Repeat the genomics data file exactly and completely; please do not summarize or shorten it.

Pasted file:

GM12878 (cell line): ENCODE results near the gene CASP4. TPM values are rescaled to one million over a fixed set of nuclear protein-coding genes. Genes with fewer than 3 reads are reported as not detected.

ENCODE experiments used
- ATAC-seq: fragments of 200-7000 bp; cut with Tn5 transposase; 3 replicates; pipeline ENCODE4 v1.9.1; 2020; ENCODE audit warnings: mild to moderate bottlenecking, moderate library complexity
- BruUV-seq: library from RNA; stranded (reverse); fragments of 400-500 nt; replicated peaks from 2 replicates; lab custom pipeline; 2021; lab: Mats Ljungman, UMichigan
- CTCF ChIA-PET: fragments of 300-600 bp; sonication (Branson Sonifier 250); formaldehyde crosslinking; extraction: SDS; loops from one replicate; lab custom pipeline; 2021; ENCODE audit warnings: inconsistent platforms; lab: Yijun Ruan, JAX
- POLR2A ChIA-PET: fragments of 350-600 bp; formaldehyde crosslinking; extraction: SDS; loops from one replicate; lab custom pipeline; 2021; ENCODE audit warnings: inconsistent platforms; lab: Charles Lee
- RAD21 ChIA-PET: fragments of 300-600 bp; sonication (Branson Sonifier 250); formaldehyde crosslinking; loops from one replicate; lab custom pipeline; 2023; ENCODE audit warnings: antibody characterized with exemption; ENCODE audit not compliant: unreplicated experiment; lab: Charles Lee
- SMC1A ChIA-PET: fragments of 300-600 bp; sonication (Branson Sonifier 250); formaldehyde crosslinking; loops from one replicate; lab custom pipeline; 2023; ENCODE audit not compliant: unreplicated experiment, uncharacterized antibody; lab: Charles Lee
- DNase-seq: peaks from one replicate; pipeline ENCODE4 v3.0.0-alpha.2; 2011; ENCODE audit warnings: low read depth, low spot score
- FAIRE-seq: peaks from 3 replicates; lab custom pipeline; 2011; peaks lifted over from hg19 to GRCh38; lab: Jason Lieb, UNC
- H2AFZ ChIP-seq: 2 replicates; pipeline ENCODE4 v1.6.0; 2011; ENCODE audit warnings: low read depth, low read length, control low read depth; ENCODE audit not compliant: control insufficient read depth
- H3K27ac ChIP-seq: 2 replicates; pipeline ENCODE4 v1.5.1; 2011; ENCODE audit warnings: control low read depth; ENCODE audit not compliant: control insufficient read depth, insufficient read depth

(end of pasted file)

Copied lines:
GM12878 (cell line): ENCODE results near the gene CASP4. TPM values are rescaled to one million over a fixed set of nuclear protein-coding genes. Genes with fewer than 3 reads are reported as not detected.

ENCODE experiments used
- ATAC-seq: fragments of 200-7000 bp; cut with Tn5 transposase; 3 replicates; pipeline ENCODE4 v1.9.1; 2020; ENCODE audit warnings: mild to moderate bottlenecking, moderate library complexity
- BruUV-seq: library from RNA; stranded (reverse); fragments of 400-500 nt; replicated peaks from 2 replicates; lab custom pipeline; 2021; lab: Mats Ljungman, UMichigan
- CTCF ChIA-PET: fragments of 300-600 bp; sonication (Branson Sonifier 250); formaldehyde crosslinking; extraction: SDS; loops from one replicate; lab custom pipeline; 2021; ENCODE audit warnings: inconsistent platforms; lab: Yijun Ruan, JAX
- POLR2A ChIA-PET: fragments of 350-600 bp; formaldehyde crosslinking; extraction: SDS; loops from one replicate; lab custom pipeline; 2021; ENCODE audit warnings: inconsistent platforms; lab: Charles Lee
- RAD21 ChIA-PET: fragments of 300-600 bp; sonication (Branson Sonifier 250); formaldehyde crosslinking; loops from one replicate; lab custom pipeline; 2023; ENCODE audit warnings: antibody characterized with exemption; ENCODE audit not compliant: unreplicated experiment; lab: Charles Lee
- SMC1A ChIA-PET: fragments of 300-600 bp; sonication (Branson Sonifier 250); formaldehyde crosslinking; loops from one replicate; lab custom pipeline; 2023; ENCODE audit not compliant: unreplicated experiment, uncharacterized antibody; lab: Charles Lee
- DNase-seq: peaks from one replicate; pipeline ENCODE4 v3.0.0-alpha.2; 2011; ENCODE audit warnings: low read depth, low spot score
- FAIRE-seq: peaks from 3 replicates; lab custom pipeline; 2011; peaks lifted over from hg19 to GRCh38; lab: Jason Lieb, UNC
- H2AFZ ChIP-seq: 2 replicates; pipeline ENCODE4 v1.6.0; 2011; ENCODE audit warnings: low read depth, low read length, control low read depth; ENCODE audit not compliant: control insufficient read depth
- H3K27ac ChIP-seq: 2 replicates; pipeline ENCODE4 v1.5.1; 2011; ENCODE audit warnings: control low read depth; ENCODE audit not compliant: control insufficient read depth, insufficient read depth